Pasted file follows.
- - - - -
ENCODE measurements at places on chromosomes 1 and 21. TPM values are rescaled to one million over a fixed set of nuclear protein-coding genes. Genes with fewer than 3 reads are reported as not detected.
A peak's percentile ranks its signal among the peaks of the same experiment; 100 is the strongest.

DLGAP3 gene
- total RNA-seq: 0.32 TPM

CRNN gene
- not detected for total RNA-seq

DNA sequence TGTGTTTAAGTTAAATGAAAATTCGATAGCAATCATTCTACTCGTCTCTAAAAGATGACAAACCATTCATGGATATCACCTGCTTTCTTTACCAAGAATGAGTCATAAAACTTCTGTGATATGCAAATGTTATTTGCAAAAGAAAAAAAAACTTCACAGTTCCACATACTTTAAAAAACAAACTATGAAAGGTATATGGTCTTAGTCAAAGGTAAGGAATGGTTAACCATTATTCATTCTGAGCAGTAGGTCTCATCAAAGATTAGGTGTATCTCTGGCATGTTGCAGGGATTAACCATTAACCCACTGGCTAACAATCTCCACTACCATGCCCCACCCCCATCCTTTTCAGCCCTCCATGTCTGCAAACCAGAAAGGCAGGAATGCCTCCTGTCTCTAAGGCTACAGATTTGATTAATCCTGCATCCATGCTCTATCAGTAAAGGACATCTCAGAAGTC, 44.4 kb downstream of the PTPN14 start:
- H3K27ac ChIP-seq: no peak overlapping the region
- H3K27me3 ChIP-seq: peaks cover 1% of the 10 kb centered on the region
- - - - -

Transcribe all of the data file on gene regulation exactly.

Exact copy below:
ENCODE measurements at places on chromosomes 1 and 21. TPM values are rescaled to one million over a fixed set of nuclear protein-coding genes. Genes with fewer than 3 reads are reported as not detected.
A peak's percentile ranks its signal among the peaks of the same experiment; 100 is the strongest.

DLGAP3 gene
- total RNA-seq: 0.32 TPM

CRNN gene
- not detected for total RNA-seq

DNA sequence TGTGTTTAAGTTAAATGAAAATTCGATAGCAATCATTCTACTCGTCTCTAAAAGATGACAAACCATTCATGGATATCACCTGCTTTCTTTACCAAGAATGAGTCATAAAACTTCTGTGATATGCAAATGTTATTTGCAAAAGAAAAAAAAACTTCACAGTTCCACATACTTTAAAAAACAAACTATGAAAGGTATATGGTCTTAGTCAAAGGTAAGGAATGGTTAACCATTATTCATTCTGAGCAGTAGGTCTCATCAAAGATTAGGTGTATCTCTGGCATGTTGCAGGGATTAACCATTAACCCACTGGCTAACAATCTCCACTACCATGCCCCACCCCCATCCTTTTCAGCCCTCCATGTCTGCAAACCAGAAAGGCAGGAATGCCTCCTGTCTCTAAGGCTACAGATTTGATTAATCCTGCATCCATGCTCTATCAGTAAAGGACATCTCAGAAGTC, 44.4 kb downstream of the PTPN14 start:
- H3K27ac ChIP-seq: no peak overlapping the region
- H3K27me3 ChIP-seq: peaks cover 1% of the 10 kb centered on the region